Those same glaring misunderstandings or miscalculations of the other side, that we became so familiar with in the Brexit negotiations, are back with a vengeance now EU-UK talk turns to trade.
UK chief negotiator David Frost believes the EU still doesn't "get it".
While Theresa May aimed to keep trade as friction-free as possible with the EU after Brexit - in the interest of cross-border business - even though she knew this would mean still adhering to a number of EU regulations, Boris Johnson seems content to countenance the cost, paperwork and delays the UK could incur on exports and imports, in order to break free from Brussels' rules once and for all.
And Mr Frost is right. Many in the EU do think the PM is bluffing. They believe, at the last minute, that Mr Johnson will probably balk at the prospect of negative press being generated by huge lorry queues backing up at Dover and Calais and that he will then agree to match EU regulations in some way.
As evidence, Brussels cites Boris Johnson's "capitulation" in the autumn, when he agreed to something he had sworn he could never accept: a border down the Irish Sea - in order to finally get a Brexit divorce deal signed.
Some cabinet ministers seem now to be questioning that commitment to having border checks in the Irish Sea, feeding growing EU distrust in the UK government..
Overall, Mr Johnson's pro-Brexit cabinet believes the EU woefully underestimates their resolve, while Brussels scoffs at Downing Street assertions that the EU needs a trade deal with the UK more than the other way round.
"I really can't believe that we're back to hearing government ministers speaking again about mythical German car manufacturers, supposedly pressurising Berlin to do a good deal with the UK," a high level EU figure told me: "The same car manufacturers who never pressurised Angela Merkel during the Brexit process and who won't be saying anything now. Why? Because they, as all of the EU, care more about and earn more money from the single market as a whole, than we do from trade with the UK alone. London still hasn't understood that somehow."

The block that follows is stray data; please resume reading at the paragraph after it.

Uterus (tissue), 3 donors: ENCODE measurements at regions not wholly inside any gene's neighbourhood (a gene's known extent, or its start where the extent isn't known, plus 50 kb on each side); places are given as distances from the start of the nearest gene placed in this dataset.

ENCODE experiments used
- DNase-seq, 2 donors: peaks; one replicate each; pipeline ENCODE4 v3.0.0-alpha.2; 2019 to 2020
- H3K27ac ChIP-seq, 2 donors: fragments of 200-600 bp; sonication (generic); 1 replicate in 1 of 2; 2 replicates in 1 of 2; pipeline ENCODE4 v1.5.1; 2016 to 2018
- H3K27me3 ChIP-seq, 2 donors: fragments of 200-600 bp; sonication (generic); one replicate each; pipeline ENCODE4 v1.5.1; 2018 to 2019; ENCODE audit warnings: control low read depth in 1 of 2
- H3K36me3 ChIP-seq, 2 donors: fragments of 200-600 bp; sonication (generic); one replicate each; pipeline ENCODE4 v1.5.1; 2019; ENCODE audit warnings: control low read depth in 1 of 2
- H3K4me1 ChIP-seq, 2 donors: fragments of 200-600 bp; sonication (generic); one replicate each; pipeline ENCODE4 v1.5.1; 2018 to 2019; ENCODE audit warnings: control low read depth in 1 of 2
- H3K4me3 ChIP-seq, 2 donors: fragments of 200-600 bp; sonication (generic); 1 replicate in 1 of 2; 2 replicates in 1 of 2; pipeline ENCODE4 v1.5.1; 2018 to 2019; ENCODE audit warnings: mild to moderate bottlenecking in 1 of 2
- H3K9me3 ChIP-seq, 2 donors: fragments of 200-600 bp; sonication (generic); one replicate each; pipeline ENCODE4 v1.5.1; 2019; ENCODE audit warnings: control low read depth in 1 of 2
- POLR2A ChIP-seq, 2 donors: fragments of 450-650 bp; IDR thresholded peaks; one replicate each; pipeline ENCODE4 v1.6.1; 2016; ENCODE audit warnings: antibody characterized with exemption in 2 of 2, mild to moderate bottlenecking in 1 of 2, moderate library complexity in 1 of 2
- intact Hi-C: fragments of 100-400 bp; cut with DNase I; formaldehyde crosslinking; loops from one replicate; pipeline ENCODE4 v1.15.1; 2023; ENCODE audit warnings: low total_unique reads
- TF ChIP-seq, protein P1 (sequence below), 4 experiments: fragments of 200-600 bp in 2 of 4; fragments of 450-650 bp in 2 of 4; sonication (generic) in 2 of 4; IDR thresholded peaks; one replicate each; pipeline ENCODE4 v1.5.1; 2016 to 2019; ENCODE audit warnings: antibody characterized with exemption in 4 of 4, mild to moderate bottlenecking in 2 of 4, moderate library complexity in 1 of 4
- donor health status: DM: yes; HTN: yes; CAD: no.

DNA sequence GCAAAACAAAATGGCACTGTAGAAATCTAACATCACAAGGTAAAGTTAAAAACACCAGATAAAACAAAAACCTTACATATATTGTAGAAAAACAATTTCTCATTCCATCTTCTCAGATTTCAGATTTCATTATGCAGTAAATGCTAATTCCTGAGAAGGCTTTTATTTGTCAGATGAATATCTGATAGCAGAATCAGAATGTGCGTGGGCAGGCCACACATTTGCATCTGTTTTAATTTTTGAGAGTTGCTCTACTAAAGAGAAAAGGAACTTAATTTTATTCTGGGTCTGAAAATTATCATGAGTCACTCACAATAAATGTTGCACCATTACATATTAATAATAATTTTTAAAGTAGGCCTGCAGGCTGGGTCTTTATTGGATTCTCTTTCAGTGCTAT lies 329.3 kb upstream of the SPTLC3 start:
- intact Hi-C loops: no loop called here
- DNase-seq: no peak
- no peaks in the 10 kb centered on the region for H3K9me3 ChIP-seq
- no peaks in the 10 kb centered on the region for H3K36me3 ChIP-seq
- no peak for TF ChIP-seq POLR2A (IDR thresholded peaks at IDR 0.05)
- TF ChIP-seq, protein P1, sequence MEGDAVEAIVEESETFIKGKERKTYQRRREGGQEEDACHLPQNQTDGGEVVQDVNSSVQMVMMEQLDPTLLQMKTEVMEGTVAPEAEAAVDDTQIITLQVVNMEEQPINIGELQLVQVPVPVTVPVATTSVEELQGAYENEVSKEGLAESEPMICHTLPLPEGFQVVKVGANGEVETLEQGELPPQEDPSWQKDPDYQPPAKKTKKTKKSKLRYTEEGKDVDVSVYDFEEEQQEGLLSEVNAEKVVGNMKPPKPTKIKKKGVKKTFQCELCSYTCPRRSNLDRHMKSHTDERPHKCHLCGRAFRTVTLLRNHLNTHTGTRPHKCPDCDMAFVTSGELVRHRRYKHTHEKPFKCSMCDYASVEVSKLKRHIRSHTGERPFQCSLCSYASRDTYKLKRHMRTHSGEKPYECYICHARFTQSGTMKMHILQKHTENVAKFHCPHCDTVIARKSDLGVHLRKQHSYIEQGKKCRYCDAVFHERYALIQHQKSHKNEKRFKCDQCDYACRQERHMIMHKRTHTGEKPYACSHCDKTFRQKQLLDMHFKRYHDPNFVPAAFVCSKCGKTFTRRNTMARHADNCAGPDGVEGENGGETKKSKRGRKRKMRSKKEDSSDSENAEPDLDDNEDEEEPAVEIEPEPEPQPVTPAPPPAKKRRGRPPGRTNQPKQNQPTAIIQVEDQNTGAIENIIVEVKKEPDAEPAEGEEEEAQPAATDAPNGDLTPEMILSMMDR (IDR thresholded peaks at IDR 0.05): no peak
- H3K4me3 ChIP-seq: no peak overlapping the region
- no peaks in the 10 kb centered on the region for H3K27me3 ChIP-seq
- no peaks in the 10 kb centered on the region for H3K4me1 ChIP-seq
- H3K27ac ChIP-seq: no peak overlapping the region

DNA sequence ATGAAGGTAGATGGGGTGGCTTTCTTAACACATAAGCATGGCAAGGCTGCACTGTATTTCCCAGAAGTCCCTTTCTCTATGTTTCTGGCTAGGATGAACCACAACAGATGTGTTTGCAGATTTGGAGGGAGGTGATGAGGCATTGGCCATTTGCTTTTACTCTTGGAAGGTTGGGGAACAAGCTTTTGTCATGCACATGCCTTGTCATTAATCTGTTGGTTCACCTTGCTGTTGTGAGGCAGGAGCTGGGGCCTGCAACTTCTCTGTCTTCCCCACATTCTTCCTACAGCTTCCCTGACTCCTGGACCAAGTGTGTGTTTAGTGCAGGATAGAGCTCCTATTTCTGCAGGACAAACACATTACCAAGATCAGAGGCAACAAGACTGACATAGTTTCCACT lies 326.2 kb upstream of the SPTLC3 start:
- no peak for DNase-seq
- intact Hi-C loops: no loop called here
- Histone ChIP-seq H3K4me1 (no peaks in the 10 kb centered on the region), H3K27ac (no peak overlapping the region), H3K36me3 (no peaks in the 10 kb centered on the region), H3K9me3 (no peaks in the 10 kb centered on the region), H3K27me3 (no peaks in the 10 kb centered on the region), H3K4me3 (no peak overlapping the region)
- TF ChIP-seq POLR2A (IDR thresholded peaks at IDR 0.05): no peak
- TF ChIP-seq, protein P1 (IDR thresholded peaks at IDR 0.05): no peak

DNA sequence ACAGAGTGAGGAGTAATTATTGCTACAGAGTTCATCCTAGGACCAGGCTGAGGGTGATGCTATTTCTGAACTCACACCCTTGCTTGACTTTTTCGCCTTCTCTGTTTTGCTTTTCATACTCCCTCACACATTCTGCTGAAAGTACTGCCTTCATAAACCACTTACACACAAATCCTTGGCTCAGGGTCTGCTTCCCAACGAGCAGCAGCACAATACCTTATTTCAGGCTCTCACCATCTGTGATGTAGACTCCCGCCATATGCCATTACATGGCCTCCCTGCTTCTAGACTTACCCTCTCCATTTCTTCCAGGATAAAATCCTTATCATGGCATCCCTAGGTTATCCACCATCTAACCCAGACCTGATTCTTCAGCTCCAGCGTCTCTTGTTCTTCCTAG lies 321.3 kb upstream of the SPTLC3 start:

A certain amount of shadow boxing, even chest beating is to be expected ahead of tough trade negotiations. Normally, though, both sides then need a bit of time to allow temperatures to cool before constructive talks can begin.
But the Johnson-imposed end of year deadline means there's little time to waste. He's attempted to ratchet up the pressure on the EU even further by threatening to abandon negotiations as early as the summer if they don't appear be going his way.
"But (chief EU trade negotiator) Michel Barnier is cool about all this," a diplomat from an influential member state told me. "He's been round the block a few times by now. He knows it's in the interest of the EU and the UK to strike some sort of deal, however limited, by the end of the year. As we saw with Brexit talks, sudden progress can be made when you least expect it, even last minute. Maybe we won't know what shape this trade deal will take until the autumn."
In the meantime, Boris Johnson is keen to kick-off trade talks with the US - though they too promise to be far from straightforward.
Here again, the Johnson priority appears to be speed over content. To get something - however thin an agreement - signed with the US and the EU by the end of the year in order to be able to say to voters: "I did it".
Question is: How closely will you be scrutinising the process?